January 7th, 2022
December property market update (2021)
During the previous month, the national residential property rental vacancy rates sat at a 10 year low of 1.6%. While national asking rents rose 1.7% for houses to $548 per week and units rose by 0.5% to $413 a week over the month to 28 November 2021.
When it comes to dwelling prices, SQM Research predicts a sharp slowdown in pricing from the 20%-plus growth seen in the last two years.
Over October, the national residential property rental vacancy rates sat at a 10 year low of 1.6%. The total number of vacancies sat at 56,953 on the 12th of November 2021, down by 2,392 since the end of October.
Vacancy rates in Melbourne, Hobart and Sydney dropped from 3.5%, 0.5% and 2.7% in September, to 3.3%, 0.4% and 2.6% in October. Across Adelaide, Canberra, Brisbane and Perth, the vacancy rate remained under 1.0%. The vacancy rate in both Melbourne and Sydney CBD sat quite high compared to historical averages but saw a slight drop, lowering to 8% and 7.5% respectively.
Louis Christopher, Managing Director of SQM Research said:
“The last time we recorded national vacancy rates this low was March 2011. Other capital cities were largely steady and that was also the case for a number of the regional townships, albeit regional Australia really has not much room to fall lower. Indeed a number of regional towns are now recording no vacancies whatsoever.”
Over the month to 28 November 2021, national asking rents rose 1.7% for houses to $548 per week and units rose by 0.5% to $413 a week. Capital city rents rose by a considerable 2.4% for houses, reaching an average rental value of $596 per week. While units in capital cities saw rents grow by 0.5% standing at $426 per week. Compared to the same period in the previous year, capital city house rents have grown by 11.2% and units have grown 4.4%. The biggest increase in rents compared to the previous year was seen in Darwin, with a growth of 19.2% in rents for units, standing at $456.3 per week.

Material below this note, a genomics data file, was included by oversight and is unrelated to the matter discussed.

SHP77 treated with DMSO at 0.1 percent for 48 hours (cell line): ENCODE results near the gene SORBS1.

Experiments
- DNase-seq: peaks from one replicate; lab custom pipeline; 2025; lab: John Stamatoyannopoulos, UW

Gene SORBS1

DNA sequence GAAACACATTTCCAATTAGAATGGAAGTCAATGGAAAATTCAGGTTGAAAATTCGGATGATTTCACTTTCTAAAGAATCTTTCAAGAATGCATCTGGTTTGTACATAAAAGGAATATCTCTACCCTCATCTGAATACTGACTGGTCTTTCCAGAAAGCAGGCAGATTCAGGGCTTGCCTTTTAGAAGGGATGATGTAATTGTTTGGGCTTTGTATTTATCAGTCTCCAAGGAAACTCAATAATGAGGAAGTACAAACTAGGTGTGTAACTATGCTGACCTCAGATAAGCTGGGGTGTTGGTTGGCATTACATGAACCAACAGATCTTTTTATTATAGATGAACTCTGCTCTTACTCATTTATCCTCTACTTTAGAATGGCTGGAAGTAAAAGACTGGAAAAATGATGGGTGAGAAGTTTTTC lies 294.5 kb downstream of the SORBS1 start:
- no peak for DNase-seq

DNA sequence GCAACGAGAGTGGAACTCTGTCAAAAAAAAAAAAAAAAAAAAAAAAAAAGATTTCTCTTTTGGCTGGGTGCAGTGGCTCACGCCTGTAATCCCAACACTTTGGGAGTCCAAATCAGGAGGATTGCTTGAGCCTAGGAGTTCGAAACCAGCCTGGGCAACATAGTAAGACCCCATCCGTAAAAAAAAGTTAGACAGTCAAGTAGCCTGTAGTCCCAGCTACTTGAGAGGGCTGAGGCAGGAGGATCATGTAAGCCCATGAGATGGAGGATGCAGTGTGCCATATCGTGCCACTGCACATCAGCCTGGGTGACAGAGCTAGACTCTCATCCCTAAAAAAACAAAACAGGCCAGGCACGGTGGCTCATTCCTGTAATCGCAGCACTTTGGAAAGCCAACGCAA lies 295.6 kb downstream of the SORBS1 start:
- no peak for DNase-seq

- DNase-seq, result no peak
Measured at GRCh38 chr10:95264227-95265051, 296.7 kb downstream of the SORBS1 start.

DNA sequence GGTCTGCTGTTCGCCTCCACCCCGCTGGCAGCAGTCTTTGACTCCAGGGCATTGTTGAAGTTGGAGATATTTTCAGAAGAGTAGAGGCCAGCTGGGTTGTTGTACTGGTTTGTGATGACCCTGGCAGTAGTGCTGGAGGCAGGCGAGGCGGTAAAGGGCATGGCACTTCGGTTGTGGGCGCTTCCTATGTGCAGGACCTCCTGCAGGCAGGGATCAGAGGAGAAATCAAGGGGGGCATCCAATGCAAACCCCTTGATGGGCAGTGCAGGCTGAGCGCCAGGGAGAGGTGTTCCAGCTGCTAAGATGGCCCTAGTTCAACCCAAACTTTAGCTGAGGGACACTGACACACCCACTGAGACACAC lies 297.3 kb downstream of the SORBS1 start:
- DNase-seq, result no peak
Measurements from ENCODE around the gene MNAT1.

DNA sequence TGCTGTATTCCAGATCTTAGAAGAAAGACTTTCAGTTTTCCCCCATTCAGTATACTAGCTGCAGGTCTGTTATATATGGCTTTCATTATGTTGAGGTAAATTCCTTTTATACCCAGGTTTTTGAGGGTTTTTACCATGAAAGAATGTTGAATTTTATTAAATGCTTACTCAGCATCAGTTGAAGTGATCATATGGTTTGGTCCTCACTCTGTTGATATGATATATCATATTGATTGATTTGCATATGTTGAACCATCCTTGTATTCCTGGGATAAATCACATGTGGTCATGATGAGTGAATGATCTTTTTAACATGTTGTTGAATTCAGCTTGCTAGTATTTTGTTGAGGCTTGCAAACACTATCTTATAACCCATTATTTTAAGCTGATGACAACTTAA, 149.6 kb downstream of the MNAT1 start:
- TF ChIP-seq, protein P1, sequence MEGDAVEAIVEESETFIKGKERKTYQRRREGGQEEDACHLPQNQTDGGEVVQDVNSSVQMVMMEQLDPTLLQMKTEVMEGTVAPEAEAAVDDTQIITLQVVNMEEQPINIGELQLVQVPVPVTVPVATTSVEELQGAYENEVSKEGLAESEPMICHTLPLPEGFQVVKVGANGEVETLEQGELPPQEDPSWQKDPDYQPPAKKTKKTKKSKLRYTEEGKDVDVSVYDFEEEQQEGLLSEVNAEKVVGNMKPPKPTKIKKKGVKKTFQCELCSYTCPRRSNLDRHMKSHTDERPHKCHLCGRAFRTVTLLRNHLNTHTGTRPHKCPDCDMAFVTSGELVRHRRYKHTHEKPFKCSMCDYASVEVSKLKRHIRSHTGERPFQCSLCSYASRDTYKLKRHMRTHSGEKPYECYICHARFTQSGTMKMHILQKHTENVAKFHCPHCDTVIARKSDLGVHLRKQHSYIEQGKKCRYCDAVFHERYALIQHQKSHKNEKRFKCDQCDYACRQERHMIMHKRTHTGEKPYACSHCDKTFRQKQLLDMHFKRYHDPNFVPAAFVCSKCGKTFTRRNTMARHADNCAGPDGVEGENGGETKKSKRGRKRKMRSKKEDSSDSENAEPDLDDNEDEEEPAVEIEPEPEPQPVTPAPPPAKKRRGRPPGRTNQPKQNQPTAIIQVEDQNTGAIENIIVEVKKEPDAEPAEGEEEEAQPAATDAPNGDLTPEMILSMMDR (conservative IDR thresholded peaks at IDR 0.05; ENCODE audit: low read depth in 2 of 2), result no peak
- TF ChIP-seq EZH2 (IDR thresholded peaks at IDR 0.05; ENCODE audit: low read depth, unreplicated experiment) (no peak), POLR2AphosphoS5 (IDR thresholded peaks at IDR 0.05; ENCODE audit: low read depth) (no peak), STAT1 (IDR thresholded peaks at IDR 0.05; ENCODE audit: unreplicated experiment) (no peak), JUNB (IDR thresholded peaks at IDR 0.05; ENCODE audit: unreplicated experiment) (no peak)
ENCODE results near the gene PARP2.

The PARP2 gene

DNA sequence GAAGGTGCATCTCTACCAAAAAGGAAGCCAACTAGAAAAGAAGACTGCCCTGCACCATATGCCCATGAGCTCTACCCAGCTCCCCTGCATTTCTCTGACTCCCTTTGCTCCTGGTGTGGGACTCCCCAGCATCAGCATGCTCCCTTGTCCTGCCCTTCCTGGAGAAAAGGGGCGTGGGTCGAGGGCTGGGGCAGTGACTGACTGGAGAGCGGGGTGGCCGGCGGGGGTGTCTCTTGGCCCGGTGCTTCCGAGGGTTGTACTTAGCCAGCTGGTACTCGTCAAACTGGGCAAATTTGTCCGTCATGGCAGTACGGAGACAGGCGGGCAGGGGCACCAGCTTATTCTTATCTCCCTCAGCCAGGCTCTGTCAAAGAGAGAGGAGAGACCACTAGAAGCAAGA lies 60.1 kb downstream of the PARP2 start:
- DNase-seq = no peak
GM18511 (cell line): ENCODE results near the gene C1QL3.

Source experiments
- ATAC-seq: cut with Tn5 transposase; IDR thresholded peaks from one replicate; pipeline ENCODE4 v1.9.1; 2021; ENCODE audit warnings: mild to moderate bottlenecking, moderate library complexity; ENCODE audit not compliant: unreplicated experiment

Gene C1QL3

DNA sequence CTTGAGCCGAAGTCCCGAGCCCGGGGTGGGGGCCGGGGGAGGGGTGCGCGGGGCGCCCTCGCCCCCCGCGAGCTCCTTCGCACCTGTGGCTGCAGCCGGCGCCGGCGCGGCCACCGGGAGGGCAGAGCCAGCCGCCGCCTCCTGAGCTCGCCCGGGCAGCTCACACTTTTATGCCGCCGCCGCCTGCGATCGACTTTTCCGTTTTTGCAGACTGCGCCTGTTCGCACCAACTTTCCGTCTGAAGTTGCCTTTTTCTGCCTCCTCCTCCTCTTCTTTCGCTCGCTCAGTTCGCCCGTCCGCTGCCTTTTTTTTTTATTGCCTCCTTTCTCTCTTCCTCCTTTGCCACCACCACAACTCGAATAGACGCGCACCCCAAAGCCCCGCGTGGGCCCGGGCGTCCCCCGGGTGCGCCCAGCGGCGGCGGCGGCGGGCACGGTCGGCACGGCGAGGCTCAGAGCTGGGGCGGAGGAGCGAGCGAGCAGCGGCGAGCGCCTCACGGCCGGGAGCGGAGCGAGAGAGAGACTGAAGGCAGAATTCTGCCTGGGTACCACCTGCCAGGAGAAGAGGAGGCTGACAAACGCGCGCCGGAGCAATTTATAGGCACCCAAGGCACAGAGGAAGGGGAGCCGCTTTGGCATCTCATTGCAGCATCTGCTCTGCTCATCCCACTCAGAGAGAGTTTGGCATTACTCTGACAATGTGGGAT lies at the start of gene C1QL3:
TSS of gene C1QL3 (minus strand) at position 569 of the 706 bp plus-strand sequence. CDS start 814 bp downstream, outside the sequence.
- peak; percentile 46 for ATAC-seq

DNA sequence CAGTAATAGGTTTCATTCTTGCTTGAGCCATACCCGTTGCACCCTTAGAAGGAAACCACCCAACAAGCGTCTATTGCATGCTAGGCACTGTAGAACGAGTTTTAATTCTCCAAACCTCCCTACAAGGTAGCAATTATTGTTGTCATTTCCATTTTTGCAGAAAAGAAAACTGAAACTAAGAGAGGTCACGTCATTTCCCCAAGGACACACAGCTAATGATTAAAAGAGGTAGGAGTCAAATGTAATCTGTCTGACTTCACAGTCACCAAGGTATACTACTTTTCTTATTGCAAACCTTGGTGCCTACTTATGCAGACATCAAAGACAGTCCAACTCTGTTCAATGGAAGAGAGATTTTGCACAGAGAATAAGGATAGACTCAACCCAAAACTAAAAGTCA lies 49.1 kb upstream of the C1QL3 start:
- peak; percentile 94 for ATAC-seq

The highest increase in rents over the month was seen in houses in Darwin followed by Sydney, with a 4.3% and 3.2% increase respectively.
Over the past 2 years, Australia has seen immense growth in property prices. SQM Research predicts that this is all going to change in 2022.
The team at SQM predict that during the first half of 2022 Australian capital city residential property prices will see a peak. However, there is likely to be a sudden slowing in price growth as soon as mid-2022 primarily due to the anticipated intervention from the banking regulator. Further interventions will be made to limit home lending, according to the Housing Boom and Bust Report 2022, released by SWM Research.
The report highlights one primary forecast, being a sharp slowdown in pricing from the existing over 20% growth seen in the last 2 years.
It is expected that Brisbane will experience the greatest growth in prices over 2022 at an 8% to 14% increase. This rise is driven by the anticipated steady migration from other states such as Sydney and Melbourne. Migration will primarily be propelled by factors such as better housing affordability compared to Sydney and Melbourne CBDs. Nevertheless, this growth will still appear slow compared to the 2021 increases.
From mid-2022 it is expected that Sydney and Melbourne will note a drop in house prices due to the intervention by APRA to balance the property market, similar to the intervention which ran in 2017. Both cities are the most vulnerable to any actions which come out of home lending restrictions. There may also be an interesting flip in the market where unit price growth could overcome house price growth in 2022 within Sydney and Melbourne. This prediction is based on the fact that houses are quite overvalued while apartments remain relatively affordable in comparison. Apartments may also be in greater demand once overseas travel and migration resume.
Louis Christopher, Managing Director of SQM Research said: “If the Australian housing market does not slowdown by mid-2022, APRA will likely keep intervening in home lending until the market does slow down. We cannot afford another year of 20%-plus gains across the national housing market. And so, to ensure a soft landing for the market, it is best we see additional intervention sooner rather than later to reign in property valuations.”
The Reserve Bank has left the official cash rate at a record low of 0.1% however has suggested interest rates are likely to rise sooner than the previously anticipated 2024.